Accord Centre Campaign Update

Accord Centre Carers and Supporters

Carers from the Accord Centre campaign  today met with supporters including Glasgow Games Monitor 2014, UkUncut, Free Hetherington University occupation and other individuals at the Free Hetherington. They talked of how they had been inspired by their links with these supporters and others, including Citizens United Against Cuts and the Glasgow Defence Campaign. James Kelman, the great Glaswegian writer, put this form of solidarity well when he once said: ‘Courage begets courage’. This is as true now as it was when he said it – and mutual solidarity will be more important than ever as we challenge the deeply unfair and ever deepening cuts upon the poorest and most vulnerable members of society.

The Save the Accord Centre carers updated us on their situation. As of yet, they still have not been allocated any premises to replace their old faciltity in Dalmarnock which is making way for a buspark for the Commonwealth Games in 2014. The carers are demanding ‘like-for-like’ replacement for what they have lost, as their children have severe learning difficulties and associated special needs – it is simply not good enough to just fob them off with any old building.

The City Council, meanwhile seem determined to place the carers and service users of the Accord Centre in the Bambury centre in Barrowfield near Parkhead stadium. The Accord Centre management have been taking individual carers up to the centre as a means to convince them this is the correct idea – in fact, the only idea.  Aside from the fact that this conduct breaches disability discrimination rights to a proper consultation, the carers were not told by management that other family members could attend the meetings which has had the effect of isolating certain members and making them vulnerable to persuasion.

Tommy, a disability rights organiser who was present at the meeting, argued that the City Council were riding roughshod over the carers. He is currently voluntarily helping the carers with these issues. The Bambury Centre, which is currently a not-for-profit organisation run and managed by the local community, is apparently up for sale, and strong rumours abound that the City Council are the preferred bidders. Meanwhile, East Carers Group, set up to advocate for carers in the area, have been asking for clarification and further meetings with the City Council and have been persistently denied.

We have no doubt the City Council will argue that the offer of the Bambury Centre is sufficient for the carers and their children, and try to suggest that they are just being greedy or akward if they refuse it. This is an old tactic and should be met with the derision it deserves. If the City Council would actually speak to the carers they would understand that the Bambury Centre is just not suitable for children with severe learning disabilities, and is in no way a ‘like-for-like’ replacement for what is being lost at the Accord centre.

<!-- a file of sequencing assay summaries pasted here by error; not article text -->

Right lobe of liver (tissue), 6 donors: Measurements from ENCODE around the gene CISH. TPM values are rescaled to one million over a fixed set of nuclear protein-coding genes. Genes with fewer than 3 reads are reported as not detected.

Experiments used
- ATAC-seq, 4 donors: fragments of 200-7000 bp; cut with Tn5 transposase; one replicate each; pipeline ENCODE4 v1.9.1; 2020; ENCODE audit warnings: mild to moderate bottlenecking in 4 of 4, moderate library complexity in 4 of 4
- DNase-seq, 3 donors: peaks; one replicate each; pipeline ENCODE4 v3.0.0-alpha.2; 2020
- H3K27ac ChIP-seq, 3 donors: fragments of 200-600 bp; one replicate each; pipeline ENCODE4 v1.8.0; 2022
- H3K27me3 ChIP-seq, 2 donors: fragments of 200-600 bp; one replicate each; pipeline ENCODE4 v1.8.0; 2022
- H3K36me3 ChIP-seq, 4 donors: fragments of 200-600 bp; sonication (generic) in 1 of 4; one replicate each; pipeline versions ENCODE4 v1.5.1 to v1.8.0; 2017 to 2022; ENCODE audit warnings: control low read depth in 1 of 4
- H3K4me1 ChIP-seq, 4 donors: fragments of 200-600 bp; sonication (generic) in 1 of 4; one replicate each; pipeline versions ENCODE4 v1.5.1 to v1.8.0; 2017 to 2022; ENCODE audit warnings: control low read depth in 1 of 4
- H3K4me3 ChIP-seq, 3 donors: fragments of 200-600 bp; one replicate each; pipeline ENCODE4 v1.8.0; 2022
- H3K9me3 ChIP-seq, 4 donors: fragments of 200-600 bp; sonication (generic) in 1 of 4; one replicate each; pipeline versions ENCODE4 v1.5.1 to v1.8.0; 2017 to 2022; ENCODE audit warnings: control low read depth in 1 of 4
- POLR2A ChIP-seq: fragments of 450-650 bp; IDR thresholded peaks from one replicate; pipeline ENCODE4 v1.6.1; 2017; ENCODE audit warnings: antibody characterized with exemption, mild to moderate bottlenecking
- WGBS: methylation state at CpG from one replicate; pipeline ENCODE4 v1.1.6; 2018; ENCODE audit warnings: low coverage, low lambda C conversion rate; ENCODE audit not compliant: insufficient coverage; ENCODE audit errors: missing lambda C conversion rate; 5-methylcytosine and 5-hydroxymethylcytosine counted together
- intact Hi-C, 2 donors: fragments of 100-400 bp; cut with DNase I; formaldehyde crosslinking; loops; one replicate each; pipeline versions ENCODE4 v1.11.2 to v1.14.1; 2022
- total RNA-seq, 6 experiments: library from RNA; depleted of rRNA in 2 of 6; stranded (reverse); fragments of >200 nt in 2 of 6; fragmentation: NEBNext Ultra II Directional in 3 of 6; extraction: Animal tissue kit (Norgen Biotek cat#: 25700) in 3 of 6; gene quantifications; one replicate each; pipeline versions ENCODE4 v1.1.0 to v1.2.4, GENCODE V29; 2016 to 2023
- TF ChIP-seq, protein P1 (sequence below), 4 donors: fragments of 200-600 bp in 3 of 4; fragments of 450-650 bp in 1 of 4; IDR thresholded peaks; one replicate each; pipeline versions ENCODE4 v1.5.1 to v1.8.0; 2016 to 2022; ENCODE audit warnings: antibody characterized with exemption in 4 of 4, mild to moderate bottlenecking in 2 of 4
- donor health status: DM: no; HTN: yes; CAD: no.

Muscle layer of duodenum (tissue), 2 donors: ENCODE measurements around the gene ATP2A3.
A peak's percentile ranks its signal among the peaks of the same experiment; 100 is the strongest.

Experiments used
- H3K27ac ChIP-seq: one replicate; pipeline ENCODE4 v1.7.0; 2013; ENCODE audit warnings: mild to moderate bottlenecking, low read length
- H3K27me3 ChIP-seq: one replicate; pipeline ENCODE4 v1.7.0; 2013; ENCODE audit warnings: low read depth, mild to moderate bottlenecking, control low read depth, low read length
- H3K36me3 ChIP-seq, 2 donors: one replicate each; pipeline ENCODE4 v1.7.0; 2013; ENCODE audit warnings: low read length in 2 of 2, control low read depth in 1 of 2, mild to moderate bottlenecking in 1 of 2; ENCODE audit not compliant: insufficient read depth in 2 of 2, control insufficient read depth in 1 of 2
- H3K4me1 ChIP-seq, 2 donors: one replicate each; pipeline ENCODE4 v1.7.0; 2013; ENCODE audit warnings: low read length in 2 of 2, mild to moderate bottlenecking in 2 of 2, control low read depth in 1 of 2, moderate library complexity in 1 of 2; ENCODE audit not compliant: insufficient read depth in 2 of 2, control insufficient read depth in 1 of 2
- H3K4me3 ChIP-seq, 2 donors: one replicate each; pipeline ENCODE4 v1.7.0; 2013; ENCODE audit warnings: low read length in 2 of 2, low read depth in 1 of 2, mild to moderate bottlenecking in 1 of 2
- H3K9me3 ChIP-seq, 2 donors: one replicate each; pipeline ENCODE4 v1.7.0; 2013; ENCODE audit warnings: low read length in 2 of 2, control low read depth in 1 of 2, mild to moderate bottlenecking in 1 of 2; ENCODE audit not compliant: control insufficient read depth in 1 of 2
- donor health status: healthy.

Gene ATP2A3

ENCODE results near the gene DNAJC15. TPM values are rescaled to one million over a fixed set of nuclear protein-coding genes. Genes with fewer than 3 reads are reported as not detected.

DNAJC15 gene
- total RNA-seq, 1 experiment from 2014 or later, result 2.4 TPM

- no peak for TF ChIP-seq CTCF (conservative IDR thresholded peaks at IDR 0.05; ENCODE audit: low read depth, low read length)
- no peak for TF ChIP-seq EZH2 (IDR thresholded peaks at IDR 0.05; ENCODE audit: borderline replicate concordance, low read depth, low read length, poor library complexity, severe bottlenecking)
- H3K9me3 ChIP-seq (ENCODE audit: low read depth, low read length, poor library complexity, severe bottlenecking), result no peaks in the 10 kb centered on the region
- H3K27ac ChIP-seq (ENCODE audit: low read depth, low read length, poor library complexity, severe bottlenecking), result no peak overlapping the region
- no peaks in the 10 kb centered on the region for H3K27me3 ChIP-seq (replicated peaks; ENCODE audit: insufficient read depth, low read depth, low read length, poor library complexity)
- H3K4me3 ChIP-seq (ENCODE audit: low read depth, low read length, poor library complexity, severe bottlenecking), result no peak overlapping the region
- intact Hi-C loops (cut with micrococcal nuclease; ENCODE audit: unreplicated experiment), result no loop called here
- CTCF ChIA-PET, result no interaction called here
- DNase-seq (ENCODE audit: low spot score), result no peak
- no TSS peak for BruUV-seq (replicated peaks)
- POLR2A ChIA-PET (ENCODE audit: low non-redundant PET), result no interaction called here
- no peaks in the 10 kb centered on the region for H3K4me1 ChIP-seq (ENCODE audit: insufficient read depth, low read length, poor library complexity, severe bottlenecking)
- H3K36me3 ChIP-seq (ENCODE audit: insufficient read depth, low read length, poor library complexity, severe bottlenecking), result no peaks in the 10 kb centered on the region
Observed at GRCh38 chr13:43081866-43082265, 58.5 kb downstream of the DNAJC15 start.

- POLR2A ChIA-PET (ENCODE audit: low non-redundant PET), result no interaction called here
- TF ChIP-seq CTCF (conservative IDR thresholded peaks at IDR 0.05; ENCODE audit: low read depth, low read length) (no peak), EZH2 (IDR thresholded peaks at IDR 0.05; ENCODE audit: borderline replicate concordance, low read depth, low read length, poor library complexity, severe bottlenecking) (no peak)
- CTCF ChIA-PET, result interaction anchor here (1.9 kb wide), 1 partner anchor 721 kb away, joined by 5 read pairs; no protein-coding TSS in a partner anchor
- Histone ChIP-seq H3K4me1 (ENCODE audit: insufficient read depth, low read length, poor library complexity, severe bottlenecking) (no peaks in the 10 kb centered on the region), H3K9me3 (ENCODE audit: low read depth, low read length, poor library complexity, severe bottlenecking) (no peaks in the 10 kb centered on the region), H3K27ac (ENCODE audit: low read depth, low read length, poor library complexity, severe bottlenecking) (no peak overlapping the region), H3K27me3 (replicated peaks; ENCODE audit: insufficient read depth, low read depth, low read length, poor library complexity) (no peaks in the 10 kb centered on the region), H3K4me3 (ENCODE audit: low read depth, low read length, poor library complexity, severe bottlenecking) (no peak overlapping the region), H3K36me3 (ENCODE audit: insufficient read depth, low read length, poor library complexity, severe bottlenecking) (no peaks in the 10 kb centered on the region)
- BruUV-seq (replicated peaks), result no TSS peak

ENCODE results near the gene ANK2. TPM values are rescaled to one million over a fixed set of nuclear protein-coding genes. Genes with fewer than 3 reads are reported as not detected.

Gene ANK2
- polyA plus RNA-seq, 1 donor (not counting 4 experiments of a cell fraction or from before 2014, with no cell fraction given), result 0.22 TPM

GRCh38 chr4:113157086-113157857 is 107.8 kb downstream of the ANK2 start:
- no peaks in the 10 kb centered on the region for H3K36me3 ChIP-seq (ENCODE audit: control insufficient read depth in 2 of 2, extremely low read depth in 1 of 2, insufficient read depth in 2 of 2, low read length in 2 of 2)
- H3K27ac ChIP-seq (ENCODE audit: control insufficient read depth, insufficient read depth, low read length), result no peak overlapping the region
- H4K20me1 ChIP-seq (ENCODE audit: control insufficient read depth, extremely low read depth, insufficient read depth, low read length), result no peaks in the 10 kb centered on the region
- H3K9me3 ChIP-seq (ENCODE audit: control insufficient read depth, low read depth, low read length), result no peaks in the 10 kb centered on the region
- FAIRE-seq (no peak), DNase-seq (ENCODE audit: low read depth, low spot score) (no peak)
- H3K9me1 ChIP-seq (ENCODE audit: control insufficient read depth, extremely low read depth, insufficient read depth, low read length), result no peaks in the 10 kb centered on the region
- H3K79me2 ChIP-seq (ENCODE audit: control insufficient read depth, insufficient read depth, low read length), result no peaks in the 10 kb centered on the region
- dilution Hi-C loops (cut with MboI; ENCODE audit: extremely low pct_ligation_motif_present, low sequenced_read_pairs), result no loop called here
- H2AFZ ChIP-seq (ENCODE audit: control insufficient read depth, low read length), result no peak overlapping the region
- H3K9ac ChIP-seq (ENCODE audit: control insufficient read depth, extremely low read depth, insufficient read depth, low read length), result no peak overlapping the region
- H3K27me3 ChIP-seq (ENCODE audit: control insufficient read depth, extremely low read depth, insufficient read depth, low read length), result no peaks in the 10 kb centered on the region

What is also very important to note is that shifting the carers and users of the Accord Centre across to the Bambury centre against their will is only going to put more pressure on limited resources at the Bambury Centre, pitting one under-funded community against another. For instance, the carers reported cases of Bambury Centre users who were already being denied access to the centre presently. Adding the Accord Centre users to the mix is only likely to lead to more ‘divide-and-rule’ in the local area, with communities fighting against each other rather than the City Council which has caused the problem in the first place – by capitulating to funding big business and property developers at the expense of local community facilities.

But the Save the Accord Centre campaign isn’t going to take anything lying down. With the help of supporters they will be constituting themselves as a formal group, and they intend to pursue legal action under the disability discrimination act. They will also continue leafletting in the local area and taking part in demonstrations and actions with others in order to raise the profile of their campaign and challenge the media whitewash about the Commonwealth Games. The fact that people with severe learning disabilities and their carers are being treated so abominably right next to the Commonwealth Games Village site is an embarrassment to the City Council and the Scottish government and makes a mockery of the Games Legacy claims.

Until either one of these bodies sorts out the situation in a way that is satisfactory to the campaigners, this whole episode will remain as a sorry stain on the Commonweath Games 2014. The carers of the Accord Centre are not going to let that stain go away until they see justice, and neither will we.